Ryan Wilson Paulsen, The Politics of Food Are Difficult To Grasp, 2008. Chalk on chalkboard.
I don’t know much about this artwork, but I can endorse the sentiment. Just this week, in a story about the appointment of the new U.S. Food and Drug Administration commissioner, the Washington Post mentioned a policy I’d forgotten all about:
Obama also said he will ask Congress for $1 billion in new funds to add inspectors and modernize laboratories, and announced that the Agriculture Department is moving ahead with a rule change banning all sick or disabled cattle from entering the food supply. The change had stalled during the last months of the Bush administration, which allowed some “downer cows” to be slaughtered for sale.
You may recall the story about a Humane Society private-eye who got footage of workers at a California meat company using electric rods and high-powered hoses to “corral” cows that were too sick, disabled, or both to stand or walk. Scandal followed from the subsequent revelations that industrial ranchers were ignoring standing regulations — which exist, for example, to prevent people from serving mad-cow disease–affected beef during school lunch, which is where a full one-quarter of the total 143 million pounds of recalled beef were headed.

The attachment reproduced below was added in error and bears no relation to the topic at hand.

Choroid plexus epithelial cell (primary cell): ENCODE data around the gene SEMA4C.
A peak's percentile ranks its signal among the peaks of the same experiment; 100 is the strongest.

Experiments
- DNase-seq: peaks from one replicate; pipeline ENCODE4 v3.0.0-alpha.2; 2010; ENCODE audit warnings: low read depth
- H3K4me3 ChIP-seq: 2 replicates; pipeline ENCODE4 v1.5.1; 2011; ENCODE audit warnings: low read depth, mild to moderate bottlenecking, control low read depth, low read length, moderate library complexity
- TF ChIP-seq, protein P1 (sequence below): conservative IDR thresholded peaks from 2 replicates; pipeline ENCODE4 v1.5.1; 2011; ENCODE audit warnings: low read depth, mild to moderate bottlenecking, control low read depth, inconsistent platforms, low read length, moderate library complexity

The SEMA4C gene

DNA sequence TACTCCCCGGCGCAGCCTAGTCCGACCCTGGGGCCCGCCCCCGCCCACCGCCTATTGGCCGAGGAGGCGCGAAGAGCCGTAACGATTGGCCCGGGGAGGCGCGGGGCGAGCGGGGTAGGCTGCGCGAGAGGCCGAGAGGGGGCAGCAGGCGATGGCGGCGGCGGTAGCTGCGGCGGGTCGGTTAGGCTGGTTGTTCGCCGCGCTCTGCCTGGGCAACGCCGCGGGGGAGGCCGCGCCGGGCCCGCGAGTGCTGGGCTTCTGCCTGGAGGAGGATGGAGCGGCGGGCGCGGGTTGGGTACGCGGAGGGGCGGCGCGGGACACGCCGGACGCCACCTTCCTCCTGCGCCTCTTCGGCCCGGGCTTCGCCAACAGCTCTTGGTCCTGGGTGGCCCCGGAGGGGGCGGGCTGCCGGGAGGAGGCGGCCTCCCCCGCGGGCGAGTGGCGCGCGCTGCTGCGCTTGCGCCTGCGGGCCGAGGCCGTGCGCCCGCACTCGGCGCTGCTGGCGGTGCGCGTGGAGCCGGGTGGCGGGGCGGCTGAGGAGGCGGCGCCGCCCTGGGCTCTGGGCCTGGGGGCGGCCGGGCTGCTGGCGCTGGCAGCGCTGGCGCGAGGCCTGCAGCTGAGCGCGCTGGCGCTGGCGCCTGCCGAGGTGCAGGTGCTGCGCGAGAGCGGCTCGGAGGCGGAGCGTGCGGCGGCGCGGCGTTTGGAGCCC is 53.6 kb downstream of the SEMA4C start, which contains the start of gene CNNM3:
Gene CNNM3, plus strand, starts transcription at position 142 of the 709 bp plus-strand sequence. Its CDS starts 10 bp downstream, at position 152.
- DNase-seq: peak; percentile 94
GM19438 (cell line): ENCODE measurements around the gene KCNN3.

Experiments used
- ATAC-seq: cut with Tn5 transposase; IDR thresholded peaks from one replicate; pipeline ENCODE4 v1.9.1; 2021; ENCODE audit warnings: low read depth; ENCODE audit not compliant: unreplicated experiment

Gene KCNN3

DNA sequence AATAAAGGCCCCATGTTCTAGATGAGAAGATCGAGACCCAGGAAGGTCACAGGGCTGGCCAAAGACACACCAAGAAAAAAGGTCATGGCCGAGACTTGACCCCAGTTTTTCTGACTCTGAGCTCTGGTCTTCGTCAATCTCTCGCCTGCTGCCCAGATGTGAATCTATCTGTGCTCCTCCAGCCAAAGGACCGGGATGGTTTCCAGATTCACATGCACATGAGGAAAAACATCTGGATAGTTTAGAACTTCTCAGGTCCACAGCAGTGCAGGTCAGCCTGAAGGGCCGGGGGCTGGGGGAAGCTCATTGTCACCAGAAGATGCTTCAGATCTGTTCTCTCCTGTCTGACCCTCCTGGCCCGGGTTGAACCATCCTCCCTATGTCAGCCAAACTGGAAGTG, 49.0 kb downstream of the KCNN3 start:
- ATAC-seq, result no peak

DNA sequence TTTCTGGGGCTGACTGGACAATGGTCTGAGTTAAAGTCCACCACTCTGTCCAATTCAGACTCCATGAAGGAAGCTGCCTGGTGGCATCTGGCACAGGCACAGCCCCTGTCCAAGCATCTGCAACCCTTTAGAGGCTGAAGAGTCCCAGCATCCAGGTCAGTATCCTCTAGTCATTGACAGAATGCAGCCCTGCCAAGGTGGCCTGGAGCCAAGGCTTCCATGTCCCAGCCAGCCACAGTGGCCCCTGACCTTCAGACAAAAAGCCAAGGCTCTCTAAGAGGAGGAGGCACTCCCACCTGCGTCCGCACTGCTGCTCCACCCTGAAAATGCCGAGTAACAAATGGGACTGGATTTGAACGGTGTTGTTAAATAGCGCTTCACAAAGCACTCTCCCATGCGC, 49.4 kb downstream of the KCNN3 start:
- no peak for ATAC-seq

Nevertheless, Bush-administration Agriculture Secretary Ed Schafer resisted an outright ban on diseased, downer, barftastic beef entering the nation’s food supply. This, in the immediate wake of a national food scandal and despite greater understanding of the troubling cases linking downer cows and mad-cow disease. And yet when the United States first decided meat safety regulations were a good idea, what the nation went on was the say-so of an activist artist.